Bay Area/ San Francisco/ Transportation & Infrastructure
Published on November 29, 2016
Despite 311 Calls, Cole Valley Sidewalk Sewer Leak Vexes Pedestrians [Updated]Photo: Eliza N./Hoodline

Thanks to eagle-eyed tipster Eliza N., we've learned that a sewer line on the 700 block of Cole Street is ...malfunctioning.

Although symbols spray-painted in the street suggest that utility workers intend to take a closer look, "recurrent episodes of used toilet paper, shit and piss and whatever else" have been "oozing onto the sidewalk," Eliza told us via text. (When we visited yesterday, bits of used toilet paper were still apparent.)

Flecks of dried toilet paper were stuck to the curb/sidewalk. | PHOTO: WALTER THOMPSON/HOODLINe

The pipe that conveys waste from a residence to the city sewer main is called a private sewer lateral. In this case, the leak appears to be emanating via the cleanout—a capped vertical pipe in the sidewalk that opens to let plumbers inspect the lateral and remove blockages.

If the leak is coming from the private lateral, the homeowner will be on the hook to cover the repairs; depending on the line's configuration, the expense can reach five figures.

According to San Francisco Water Power Sewer, more than 30 percent of the city's 1,000+ miles of sewage pipe are more then a century old and "some date back to the Gold Rush!" The agency's website reports that repair work "typically takes anywhere from two days to two weeks."

The street in front of the leak appears to have been marked by utility workers.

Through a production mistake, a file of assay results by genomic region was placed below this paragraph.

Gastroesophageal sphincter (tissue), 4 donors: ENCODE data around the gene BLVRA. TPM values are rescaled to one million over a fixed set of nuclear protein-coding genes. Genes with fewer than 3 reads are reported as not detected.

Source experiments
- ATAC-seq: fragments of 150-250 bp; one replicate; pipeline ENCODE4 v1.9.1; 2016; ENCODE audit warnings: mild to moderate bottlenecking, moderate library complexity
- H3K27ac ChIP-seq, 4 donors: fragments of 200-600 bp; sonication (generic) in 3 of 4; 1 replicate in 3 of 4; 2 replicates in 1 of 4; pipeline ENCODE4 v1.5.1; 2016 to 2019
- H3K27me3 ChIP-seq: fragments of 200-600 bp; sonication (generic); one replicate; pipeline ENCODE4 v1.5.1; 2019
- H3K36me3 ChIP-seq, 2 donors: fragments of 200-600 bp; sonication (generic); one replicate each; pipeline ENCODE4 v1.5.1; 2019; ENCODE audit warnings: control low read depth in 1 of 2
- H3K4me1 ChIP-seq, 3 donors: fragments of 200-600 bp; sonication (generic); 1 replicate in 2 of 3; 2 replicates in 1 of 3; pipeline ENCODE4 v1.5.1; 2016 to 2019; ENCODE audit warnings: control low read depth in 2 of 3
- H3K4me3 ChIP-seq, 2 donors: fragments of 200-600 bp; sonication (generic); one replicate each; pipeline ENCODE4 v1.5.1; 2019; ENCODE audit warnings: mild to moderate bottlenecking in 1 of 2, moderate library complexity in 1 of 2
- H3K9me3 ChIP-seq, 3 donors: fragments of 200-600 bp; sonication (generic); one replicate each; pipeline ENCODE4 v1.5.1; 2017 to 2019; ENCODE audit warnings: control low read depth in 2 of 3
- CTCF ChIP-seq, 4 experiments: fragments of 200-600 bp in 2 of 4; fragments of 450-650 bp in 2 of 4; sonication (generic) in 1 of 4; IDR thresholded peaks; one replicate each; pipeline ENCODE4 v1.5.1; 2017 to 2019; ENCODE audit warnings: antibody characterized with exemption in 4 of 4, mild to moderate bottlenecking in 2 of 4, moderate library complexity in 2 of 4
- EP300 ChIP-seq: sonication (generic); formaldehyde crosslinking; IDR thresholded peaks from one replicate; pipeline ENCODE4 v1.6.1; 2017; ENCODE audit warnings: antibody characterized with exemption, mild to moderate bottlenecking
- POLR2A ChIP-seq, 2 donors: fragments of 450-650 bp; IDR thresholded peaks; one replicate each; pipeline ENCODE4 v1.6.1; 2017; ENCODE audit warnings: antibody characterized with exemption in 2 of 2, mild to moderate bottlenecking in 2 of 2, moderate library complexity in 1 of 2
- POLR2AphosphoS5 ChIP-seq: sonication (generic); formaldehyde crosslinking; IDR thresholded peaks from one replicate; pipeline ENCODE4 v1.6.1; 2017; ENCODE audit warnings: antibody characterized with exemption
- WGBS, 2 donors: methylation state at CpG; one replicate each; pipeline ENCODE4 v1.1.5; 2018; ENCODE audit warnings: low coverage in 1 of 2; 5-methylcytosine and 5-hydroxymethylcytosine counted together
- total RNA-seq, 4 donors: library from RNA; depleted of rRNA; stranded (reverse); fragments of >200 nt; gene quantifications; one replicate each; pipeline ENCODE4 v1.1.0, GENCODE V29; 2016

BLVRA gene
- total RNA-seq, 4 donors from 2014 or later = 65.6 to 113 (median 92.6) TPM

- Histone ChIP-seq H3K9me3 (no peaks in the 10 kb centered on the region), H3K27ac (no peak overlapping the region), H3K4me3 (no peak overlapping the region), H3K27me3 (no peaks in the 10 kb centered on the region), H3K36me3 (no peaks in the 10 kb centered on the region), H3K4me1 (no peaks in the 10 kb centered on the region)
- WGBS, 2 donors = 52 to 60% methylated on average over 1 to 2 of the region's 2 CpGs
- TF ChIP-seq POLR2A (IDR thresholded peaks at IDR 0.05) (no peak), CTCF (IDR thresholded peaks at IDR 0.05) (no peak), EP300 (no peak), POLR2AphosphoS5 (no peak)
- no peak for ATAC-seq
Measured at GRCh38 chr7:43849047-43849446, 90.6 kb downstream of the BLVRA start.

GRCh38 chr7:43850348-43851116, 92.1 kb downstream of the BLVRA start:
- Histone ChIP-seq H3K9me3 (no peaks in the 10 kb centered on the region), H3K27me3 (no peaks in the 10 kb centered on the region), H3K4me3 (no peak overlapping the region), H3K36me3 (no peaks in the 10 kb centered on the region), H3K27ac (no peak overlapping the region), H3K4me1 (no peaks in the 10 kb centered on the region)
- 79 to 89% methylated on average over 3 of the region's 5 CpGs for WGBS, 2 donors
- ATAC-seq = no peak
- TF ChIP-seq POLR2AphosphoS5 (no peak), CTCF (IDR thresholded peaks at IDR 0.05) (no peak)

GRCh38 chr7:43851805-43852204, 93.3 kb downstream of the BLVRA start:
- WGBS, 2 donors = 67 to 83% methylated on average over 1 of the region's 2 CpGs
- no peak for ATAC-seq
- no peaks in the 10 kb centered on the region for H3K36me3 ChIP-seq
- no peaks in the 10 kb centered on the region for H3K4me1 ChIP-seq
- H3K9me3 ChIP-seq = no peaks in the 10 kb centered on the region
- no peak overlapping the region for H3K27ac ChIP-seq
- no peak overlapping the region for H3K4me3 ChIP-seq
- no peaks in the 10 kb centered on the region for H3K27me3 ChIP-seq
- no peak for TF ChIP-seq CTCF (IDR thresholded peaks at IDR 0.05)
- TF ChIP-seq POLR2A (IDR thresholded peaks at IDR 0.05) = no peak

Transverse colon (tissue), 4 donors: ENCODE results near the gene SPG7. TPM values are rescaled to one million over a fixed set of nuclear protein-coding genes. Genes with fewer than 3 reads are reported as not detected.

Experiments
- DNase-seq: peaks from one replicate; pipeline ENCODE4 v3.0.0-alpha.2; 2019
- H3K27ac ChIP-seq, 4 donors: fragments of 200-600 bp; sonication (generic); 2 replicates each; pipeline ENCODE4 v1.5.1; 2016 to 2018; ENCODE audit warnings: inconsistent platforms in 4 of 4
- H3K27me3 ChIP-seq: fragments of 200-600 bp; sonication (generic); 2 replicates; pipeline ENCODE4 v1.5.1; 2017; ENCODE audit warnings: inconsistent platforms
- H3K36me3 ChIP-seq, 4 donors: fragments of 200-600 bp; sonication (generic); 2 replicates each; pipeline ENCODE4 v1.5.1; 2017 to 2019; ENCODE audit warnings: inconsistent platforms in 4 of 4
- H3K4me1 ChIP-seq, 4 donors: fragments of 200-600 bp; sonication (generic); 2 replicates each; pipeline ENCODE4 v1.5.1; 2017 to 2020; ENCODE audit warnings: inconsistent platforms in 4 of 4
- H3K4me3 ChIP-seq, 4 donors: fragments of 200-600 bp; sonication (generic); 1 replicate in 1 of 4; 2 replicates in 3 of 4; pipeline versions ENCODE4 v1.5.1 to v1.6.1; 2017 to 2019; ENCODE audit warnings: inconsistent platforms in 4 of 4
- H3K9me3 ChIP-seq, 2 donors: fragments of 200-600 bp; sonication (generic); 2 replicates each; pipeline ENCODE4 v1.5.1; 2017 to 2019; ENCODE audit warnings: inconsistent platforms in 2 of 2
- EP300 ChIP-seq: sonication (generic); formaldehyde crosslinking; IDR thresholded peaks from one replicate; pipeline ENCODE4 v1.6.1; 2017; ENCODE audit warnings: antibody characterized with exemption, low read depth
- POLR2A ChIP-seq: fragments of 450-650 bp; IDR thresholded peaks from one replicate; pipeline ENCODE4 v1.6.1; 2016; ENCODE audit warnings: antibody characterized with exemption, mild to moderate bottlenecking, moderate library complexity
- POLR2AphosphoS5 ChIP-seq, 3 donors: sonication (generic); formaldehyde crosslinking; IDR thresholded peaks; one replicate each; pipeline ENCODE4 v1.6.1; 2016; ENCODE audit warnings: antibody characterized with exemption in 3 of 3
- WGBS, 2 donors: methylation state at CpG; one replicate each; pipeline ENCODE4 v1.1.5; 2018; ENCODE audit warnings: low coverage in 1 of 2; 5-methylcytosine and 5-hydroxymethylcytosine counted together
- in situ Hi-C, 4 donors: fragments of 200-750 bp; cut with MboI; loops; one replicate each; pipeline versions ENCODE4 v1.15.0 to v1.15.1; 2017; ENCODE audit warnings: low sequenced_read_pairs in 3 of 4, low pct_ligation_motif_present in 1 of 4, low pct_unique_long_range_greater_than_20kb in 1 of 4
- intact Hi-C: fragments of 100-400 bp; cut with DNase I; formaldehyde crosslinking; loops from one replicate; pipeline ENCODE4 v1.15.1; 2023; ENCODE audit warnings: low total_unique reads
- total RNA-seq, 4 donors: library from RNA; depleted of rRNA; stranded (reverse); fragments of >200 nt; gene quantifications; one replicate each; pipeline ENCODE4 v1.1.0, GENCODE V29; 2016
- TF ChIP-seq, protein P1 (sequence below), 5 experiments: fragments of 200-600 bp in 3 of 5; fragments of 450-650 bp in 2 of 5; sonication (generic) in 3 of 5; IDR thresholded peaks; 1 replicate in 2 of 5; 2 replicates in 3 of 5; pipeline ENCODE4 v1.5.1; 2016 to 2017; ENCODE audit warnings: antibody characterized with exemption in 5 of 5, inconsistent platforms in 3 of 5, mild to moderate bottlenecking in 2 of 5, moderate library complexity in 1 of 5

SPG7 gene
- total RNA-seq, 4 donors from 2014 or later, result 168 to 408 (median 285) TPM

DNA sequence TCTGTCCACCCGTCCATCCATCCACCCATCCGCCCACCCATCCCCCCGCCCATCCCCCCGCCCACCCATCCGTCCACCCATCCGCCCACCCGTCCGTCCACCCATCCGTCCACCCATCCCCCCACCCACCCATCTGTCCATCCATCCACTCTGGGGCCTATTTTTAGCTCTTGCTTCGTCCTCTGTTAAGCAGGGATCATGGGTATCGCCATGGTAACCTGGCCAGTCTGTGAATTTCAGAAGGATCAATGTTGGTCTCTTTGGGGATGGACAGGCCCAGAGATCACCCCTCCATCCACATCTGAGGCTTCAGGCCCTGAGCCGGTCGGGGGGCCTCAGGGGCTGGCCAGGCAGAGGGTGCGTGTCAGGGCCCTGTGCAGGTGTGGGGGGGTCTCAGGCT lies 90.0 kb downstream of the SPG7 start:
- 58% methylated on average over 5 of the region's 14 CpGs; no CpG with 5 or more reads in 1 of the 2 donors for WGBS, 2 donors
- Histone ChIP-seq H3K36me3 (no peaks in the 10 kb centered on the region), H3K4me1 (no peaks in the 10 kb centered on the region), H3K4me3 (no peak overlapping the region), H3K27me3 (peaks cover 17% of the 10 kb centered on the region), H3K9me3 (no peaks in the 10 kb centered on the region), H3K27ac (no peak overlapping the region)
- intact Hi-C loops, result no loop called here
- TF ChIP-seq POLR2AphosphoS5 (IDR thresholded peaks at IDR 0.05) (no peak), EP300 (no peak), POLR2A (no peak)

It's not clear how long the street has been marked, but Eliza said she's witnessed the leak "at least six times" and has reported it via 311.

In the meantime, "people are walking through it unknowingly and spreading the toxic waste about," said Eliza, who has "seen kids jumping in it thinking it's a regular puddle."

To warn passersby of the hazard, she taped multiple signs to the sidewalk, but "the rain 'cleaned it up' and my signs are gone," she said.

Hoodline also filed a 311 report regarding the leak; if we smell victory, we'll post an update here.

[Update: 12/1/16, 3:20pm] Jean Walsh, Communication Manager for San Francisco Public Utilities Commission, contacted Hoodline to let us know that work crews have visited 777 Cole St. several times to clean up the mess and will begin making repairs "within ten days."

Walsh said sewer leaks are generally cleaned up within 4 hours of receiving a report, but getting a permit to repair a leaky lateral takes time. "It may not seem like we're doing anything, but the wheels are turning back here," she said.

Have you seen something nasty/interesting/newsworthy in your travels around San Francisco? Text your tips to (415) 200-3233, and we'll dig into it.